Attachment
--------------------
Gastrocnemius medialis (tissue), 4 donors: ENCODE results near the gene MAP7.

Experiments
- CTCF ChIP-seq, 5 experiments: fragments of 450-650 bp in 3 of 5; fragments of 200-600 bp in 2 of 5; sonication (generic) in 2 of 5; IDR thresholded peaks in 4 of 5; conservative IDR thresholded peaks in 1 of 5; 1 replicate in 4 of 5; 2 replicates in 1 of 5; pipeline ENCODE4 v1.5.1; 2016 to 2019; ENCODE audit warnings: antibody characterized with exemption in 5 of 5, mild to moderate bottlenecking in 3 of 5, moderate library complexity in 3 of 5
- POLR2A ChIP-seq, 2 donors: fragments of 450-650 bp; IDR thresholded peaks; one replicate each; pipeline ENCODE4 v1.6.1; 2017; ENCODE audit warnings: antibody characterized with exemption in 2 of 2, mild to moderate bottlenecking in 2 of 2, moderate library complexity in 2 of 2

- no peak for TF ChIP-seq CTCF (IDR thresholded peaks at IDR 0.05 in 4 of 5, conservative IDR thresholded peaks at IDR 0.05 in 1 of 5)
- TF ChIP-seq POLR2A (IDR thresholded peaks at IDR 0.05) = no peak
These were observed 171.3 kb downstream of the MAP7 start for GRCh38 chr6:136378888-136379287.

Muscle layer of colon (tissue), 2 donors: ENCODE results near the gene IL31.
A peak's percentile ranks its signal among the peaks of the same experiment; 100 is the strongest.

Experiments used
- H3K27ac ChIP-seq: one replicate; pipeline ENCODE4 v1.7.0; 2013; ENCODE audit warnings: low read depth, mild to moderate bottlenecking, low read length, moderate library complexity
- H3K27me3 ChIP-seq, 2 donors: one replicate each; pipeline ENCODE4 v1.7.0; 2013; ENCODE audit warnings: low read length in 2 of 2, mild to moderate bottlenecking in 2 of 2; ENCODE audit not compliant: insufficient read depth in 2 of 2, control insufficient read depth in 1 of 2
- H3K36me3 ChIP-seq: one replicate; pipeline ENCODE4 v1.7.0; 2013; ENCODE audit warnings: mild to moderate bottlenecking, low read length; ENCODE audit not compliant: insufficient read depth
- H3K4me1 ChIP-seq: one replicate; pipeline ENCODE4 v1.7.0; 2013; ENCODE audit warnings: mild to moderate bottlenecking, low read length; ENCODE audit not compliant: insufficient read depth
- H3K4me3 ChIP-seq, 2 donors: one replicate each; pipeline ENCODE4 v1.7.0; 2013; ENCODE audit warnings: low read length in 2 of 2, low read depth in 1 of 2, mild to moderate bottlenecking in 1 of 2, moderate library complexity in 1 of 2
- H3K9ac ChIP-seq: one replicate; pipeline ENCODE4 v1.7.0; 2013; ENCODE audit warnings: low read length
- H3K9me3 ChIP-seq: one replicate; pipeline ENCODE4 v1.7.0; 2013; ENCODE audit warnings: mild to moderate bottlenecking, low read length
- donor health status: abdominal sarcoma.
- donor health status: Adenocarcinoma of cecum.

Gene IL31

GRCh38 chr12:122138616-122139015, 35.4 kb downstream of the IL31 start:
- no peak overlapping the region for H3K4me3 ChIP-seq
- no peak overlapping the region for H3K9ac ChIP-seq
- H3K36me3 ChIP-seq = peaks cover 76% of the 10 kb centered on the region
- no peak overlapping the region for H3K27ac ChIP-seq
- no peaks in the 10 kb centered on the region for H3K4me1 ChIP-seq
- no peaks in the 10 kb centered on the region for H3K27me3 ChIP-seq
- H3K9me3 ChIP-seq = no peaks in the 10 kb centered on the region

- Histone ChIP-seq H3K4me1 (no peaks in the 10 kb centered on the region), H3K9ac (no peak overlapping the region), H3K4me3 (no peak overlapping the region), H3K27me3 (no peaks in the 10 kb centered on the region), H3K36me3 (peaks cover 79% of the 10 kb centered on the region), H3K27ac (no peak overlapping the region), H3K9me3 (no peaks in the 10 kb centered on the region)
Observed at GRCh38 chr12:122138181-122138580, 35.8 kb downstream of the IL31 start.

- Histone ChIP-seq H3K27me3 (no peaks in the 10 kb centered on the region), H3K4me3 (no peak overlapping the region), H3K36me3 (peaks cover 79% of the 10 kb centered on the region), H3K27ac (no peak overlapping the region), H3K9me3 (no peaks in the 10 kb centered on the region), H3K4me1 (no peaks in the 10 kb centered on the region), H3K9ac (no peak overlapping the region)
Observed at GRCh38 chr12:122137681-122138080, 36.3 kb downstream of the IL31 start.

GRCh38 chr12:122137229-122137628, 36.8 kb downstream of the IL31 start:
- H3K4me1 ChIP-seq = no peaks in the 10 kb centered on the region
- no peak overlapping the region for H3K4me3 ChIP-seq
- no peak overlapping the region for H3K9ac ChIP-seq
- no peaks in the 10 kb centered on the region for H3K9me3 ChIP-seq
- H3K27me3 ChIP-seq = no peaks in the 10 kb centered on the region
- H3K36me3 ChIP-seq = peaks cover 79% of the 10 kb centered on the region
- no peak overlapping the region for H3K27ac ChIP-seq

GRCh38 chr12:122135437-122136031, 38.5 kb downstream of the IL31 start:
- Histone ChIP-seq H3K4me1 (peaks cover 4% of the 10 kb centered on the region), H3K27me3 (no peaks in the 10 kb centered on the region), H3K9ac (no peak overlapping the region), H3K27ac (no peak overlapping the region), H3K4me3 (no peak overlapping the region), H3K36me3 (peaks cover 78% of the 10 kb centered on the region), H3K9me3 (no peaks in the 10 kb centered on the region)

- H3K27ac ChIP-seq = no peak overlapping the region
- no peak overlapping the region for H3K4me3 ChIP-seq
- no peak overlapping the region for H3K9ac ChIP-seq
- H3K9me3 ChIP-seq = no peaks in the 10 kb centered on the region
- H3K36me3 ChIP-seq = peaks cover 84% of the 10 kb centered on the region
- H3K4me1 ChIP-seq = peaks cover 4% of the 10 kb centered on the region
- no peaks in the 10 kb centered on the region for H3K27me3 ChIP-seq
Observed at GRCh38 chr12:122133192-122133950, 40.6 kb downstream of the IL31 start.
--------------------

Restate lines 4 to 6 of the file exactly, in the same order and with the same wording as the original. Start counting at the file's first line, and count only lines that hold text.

- POLR2A ChIP-seq, 2 donors: fragments of 450-650 bp; IDR thresholded peaks; one replicate each; pipeline ENCODE4 v1.6.1; 2017; ENCODE audit warnings: antibody characterized with exemption in 2 of 2, mild to moderate bottlenecking in 2 of 2, moderate library complexity in 2 of 2

- no peak for TF ChIP-seq CTCF (IDR thresholded peaks at IDR 0.05 in 4 of 5, conservative IDR thresholded peaks at IDR 0.05 in 1 of 5)
- TF ChIP-seq POLR2A (IDR thresholded peaks at IDR 0.05) = no peak